« Count Your Blessings? by Lori Miller Fox | Main | Cough Meds May Hurt More Than They Help »

February 03, 2011

Comments

Terri

Do you have any ideas about helping kids with ADHD and behavior issues make it through a lockdown drill? Sitting still and being quiet through a stressful and disruptive situation is quite outside the ability of a lot of kids with disabilities, but important because administrations are cracking down on kids who won't follow rules during a lockdown, and because one day the lockdown may be for real. I'd love to work with my IEP team to put in some supports for my son in that situation, but can't figure out what to ask for.

Charlie Fox

I would ask that they acknowledge in his IEP that he will not be able to sit for more than x number of minutes even during a lockdown drill. He needs to be given a little more space or even a room divider to allow him to move but not be seen (?), will allowing his Ipod or MP3 player help, anything else soothing that ordinarily would not be allowed. I think it is important to proactively make sure the IEP notes he will not be suspended for breaking protocol by moving or talking during a lock down drill as it directly related to his disability.

Ashly

Thank you for outlining the needs of special education students for emergency drills. At the school I work at, a student that has cerebral palsy and uses a walker was not given a well thought out plan to evacuate the building during fire drills. Initially, administration told the teacher to wait until an aide came with a wheelchair to help him out the building. Clearly, this would not work in the case of a real emergency, and it was eventually decided he would exit to a side parking lot that the self-contained classrooms go.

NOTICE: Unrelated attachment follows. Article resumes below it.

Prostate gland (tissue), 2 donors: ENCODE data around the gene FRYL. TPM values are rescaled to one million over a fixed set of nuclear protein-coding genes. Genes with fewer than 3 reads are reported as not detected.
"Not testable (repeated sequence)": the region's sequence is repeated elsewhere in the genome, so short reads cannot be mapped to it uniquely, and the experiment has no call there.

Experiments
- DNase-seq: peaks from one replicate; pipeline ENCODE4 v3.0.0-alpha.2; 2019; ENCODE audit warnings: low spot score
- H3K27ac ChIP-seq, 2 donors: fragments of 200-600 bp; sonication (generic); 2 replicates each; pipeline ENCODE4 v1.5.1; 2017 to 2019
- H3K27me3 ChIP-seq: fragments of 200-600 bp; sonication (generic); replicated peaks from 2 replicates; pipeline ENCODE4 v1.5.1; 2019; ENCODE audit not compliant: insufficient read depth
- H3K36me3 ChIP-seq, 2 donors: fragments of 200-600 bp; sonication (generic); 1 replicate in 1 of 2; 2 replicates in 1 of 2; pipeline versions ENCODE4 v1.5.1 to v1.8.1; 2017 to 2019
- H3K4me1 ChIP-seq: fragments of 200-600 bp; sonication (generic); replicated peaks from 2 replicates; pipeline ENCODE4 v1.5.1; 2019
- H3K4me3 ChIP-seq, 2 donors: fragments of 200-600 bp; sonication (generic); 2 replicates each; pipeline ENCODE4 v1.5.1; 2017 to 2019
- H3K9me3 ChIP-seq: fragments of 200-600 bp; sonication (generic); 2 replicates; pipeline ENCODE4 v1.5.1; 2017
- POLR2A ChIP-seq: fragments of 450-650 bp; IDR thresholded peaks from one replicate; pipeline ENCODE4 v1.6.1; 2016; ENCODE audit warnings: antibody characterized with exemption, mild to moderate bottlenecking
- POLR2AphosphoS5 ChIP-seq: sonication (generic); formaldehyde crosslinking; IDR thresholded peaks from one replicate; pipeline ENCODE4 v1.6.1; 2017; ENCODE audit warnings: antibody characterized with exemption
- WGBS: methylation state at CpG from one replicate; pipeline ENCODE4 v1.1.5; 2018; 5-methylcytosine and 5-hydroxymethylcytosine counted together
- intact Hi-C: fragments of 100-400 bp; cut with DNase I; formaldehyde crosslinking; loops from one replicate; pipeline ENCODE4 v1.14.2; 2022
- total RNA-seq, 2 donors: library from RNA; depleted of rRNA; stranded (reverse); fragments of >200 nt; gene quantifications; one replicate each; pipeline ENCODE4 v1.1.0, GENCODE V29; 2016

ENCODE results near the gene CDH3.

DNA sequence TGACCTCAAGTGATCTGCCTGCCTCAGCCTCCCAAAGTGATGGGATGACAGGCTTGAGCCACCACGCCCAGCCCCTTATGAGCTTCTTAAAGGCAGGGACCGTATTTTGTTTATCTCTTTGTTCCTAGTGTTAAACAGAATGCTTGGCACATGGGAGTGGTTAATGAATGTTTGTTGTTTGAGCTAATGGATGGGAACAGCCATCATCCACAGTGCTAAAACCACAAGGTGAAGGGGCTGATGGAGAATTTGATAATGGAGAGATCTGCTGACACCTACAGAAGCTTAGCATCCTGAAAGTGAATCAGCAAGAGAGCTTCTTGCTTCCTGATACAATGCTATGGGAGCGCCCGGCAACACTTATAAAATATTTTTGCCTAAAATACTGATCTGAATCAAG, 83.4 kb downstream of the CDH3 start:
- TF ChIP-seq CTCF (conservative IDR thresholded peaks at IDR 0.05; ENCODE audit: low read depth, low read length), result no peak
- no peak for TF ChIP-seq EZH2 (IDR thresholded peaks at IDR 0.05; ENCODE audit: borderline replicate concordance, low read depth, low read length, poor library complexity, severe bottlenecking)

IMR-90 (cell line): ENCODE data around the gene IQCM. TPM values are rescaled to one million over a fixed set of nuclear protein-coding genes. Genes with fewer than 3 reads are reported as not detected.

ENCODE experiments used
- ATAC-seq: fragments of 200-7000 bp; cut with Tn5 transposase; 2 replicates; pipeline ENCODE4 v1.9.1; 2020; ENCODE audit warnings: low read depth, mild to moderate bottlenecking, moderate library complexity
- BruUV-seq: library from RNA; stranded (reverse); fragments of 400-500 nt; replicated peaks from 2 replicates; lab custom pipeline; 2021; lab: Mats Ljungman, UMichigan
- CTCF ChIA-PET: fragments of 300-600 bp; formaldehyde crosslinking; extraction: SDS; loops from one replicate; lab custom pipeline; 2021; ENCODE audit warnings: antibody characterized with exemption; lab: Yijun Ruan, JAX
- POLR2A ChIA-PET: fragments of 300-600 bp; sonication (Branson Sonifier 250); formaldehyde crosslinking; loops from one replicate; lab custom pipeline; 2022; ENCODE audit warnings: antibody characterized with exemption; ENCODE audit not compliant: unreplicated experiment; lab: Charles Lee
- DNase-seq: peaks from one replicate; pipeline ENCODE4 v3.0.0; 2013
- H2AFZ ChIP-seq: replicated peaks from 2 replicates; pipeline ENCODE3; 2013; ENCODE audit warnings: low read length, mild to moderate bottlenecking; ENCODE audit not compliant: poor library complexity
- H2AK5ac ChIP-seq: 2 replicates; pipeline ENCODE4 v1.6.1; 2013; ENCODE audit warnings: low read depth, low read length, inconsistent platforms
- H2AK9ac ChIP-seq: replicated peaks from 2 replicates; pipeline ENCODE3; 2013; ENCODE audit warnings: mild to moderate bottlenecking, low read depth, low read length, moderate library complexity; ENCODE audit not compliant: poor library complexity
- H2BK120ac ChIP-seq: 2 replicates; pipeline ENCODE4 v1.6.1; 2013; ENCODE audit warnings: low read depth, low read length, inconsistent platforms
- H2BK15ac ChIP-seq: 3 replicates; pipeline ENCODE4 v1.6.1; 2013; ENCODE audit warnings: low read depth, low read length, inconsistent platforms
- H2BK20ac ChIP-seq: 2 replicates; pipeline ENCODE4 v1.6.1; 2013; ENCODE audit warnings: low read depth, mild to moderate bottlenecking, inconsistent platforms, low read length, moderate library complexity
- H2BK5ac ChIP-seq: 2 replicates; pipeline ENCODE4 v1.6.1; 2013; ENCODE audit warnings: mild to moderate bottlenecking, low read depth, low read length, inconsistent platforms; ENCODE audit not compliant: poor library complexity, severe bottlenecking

I intend to share this article with my colleagues, particularly the resources mentioned that have lesson plans to help prepare our students for emergency drills.

Thank you!

DeeSeeNYC

Entirely important and still in 2019, confusing! My teen with Autism goes into crouch mode with loud noises. For years the staff accompanied her, and pre-warned her. When they forgot, it triggered her. Then at her IEP the new SPED coord said, oh we are doing it differently. We spend 2 hours of a 5 hour Transition / Senior IEP arguing about that!? AS an educator and a parent, I am angry. First day of second semester, "they" messed up her schedule AND scheduled a FIRE DRILL!? geez!?

DIANE

Verify your Comment

Previewing your Comment

This is only a preview. Your comment has not yet been posted.

Working...
Your comment could not be posted. Error type:
Your comment has been saved. Comments are moderated and will not appear until approved by the author. Post another comment

The letters and numbers you entered did not match the image. Please try again.

As a final step before posting your comment, enter the letters and numbers you see in the image below. This prevents automated programs from posting comments.

Having trouble reading this image? View an alternate.

Working...

Post a comment

Comments are moderated, and will not appear until the author has approved them.

Your Information

(Name is required. Email address will not be displayed with the comment.)

Pinterest

About Me

Capabilitees

Clients' Testimonials

Become a Fan